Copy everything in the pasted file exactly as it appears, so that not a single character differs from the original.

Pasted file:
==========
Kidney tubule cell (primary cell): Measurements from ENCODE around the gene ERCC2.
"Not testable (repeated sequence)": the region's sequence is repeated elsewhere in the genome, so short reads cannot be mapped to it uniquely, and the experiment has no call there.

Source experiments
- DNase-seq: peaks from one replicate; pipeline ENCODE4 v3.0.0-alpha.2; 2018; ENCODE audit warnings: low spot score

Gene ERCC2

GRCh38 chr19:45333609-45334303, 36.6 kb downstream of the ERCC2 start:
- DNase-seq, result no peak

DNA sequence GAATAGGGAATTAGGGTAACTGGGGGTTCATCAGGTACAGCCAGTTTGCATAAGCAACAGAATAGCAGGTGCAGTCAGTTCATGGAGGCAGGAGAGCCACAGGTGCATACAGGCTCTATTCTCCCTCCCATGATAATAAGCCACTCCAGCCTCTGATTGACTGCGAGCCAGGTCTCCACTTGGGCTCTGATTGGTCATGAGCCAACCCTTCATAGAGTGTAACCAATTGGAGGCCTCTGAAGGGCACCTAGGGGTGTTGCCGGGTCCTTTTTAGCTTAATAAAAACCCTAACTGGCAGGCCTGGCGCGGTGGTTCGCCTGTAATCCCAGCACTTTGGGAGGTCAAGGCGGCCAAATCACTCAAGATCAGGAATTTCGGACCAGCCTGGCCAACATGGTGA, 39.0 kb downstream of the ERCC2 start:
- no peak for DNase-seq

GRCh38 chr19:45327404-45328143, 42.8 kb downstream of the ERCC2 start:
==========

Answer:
Kidney tubule cell (primary cell): Measurements from ENCODE around the gene ERCC2.
"Not testable (repeated sequence)": the region's sequence is repeated elsewhere in the genome, so short reads cannot be mapped to it uniquely, and the experiment has no call there.

Source experiments
- DNase-seq: peaks from one replicate; pipeline ENCODE4 v3.0.0-alpha.2; 2018; ENCODE audit warnings: low spot score

Gene ERCC2

GRCh38 chr19:45333609-45334303, 36.6 kb downstream of the ERCC2 start:
- DNase-seq, result no peak

DNA sequence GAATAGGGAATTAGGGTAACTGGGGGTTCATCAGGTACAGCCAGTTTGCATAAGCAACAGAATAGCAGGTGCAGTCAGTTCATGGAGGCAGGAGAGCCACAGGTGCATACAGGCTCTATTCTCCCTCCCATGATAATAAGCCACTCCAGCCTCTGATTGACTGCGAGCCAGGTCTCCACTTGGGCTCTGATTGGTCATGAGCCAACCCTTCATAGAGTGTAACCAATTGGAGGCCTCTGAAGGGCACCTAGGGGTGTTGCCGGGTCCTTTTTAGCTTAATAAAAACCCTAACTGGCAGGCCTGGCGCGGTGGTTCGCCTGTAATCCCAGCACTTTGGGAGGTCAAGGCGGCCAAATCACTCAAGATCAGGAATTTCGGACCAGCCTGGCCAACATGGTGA, 39.0 kb downstream of the ERCC2 start:
- no peak for DNase-seq

GRCh38 chr19:45327404-45328143, 42.8 kb downstream of the ERCC2 start: